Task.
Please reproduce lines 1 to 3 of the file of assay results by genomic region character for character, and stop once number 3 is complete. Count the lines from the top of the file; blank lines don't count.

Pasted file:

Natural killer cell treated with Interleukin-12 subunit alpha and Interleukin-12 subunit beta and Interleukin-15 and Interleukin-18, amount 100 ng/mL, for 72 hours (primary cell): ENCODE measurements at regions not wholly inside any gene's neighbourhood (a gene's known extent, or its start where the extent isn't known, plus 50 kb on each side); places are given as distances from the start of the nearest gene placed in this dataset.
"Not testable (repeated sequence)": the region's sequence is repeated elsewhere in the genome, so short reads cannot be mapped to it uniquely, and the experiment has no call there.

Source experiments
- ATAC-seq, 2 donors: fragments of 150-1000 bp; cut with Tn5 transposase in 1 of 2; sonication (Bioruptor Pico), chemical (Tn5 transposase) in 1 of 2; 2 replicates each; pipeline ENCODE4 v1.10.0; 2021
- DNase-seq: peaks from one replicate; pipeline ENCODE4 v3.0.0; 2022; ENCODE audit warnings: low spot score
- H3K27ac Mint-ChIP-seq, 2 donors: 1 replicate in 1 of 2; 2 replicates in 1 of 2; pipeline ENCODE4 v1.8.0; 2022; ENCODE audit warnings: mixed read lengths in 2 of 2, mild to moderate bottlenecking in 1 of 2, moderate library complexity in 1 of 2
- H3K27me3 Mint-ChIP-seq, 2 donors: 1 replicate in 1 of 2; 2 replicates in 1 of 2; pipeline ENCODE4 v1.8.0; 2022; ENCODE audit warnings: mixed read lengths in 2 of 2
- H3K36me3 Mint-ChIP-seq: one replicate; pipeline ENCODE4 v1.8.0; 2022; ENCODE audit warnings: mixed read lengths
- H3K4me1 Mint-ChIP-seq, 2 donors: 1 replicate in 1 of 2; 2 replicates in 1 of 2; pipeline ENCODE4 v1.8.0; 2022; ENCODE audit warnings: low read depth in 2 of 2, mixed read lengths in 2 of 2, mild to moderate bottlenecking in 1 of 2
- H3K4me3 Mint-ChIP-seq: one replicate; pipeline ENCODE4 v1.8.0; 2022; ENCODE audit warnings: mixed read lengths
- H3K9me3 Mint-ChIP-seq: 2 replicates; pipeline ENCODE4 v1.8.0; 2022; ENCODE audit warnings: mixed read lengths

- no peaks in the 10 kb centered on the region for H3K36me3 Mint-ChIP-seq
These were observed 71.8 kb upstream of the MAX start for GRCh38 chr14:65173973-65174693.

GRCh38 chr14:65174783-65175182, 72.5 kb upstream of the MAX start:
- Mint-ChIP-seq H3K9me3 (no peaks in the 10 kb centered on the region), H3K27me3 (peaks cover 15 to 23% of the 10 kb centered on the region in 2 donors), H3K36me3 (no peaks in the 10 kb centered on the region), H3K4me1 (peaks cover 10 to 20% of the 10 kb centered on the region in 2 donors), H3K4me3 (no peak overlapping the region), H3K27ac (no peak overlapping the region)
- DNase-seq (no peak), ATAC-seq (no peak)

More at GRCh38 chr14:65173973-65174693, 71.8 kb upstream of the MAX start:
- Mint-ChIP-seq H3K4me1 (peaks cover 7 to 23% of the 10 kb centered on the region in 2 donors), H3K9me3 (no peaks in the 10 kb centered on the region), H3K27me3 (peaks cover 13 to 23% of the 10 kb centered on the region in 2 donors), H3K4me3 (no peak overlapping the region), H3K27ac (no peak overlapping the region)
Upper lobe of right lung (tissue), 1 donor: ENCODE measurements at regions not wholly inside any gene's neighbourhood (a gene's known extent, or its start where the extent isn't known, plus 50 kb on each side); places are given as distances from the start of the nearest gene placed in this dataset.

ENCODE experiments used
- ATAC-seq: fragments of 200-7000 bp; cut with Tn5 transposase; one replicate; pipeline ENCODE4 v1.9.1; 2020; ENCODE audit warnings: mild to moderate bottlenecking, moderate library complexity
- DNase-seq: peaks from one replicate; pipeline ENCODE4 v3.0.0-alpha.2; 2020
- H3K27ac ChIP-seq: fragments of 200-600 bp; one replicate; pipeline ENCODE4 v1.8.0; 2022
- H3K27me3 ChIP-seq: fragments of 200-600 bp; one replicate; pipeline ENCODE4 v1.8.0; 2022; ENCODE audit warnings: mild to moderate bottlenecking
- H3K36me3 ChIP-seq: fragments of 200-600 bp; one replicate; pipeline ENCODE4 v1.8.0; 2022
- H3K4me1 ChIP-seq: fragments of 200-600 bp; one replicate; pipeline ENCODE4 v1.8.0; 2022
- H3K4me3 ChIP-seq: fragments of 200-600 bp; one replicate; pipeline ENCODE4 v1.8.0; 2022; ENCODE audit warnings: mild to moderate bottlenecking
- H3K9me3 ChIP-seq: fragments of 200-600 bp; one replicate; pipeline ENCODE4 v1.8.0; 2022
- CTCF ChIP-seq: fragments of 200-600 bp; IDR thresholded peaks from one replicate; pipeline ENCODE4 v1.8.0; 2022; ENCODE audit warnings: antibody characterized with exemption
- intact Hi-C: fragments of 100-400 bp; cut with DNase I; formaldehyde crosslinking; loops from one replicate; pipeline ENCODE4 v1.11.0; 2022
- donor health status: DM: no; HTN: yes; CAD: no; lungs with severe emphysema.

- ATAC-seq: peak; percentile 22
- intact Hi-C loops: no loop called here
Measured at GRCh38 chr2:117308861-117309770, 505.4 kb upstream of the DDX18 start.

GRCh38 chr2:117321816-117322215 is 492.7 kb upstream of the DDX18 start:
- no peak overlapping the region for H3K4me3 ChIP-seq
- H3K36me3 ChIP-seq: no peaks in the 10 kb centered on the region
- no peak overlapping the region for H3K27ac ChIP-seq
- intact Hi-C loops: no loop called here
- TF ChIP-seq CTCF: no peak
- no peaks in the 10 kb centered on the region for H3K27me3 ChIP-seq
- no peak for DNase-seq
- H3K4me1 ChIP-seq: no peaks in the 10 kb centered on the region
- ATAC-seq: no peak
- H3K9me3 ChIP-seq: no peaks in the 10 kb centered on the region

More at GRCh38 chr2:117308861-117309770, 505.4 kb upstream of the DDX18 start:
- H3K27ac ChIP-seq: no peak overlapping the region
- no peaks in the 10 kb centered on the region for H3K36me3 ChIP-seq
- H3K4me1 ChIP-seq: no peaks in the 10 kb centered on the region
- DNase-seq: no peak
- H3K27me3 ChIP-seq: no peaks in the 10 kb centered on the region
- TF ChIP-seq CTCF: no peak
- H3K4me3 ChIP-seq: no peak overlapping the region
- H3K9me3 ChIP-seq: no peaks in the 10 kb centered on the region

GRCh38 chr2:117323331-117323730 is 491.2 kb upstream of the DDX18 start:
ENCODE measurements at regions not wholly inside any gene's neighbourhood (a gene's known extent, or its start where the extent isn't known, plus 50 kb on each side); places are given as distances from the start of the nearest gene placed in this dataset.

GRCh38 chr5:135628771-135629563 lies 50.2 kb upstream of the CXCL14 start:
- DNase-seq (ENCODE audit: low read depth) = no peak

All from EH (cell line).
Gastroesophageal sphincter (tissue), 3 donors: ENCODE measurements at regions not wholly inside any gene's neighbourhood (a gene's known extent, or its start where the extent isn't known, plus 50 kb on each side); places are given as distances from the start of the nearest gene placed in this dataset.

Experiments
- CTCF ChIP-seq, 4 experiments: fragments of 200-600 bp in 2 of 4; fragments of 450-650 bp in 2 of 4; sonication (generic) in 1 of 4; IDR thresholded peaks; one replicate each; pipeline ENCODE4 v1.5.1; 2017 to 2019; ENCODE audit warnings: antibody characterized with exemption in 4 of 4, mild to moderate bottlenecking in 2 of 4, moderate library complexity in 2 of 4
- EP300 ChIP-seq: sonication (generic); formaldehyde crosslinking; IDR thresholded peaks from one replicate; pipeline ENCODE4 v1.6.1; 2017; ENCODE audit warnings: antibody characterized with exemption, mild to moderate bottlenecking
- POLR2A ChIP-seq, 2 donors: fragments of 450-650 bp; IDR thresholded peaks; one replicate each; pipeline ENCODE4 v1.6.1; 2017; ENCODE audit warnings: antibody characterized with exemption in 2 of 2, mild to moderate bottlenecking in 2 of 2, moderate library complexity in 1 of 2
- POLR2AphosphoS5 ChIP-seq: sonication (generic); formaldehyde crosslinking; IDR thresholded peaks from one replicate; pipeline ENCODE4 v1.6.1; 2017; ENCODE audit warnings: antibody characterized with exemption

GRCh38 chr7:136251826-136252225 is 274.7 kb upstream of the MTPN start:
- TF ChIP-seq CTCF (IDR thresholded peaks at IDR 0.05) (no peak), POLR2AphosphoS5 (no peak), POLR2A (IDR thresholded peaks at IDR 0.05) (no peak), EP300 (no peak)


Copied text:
Natural killer cell treated with Interleukin-12 subunit alpha and Interleukin-12 subunit beta and Interleukin-15 and Interleukin-18, amount 100 ng/mL, for 72 hours (primary cell): ENCODE measurements at regions not wholly inside any gene's neighbourhood (a gene's known extent, or its start where the extent isn't known, plus 50 kb on each side); places are given as distances from the start of the nearest gene placed in this dataset.
"Not testable (repeated sequence)": the region's sequence is repeated elsewhere in the genome, so short reads cannot be mapped to it uniquely, and the experiment has no call there.

Source experiments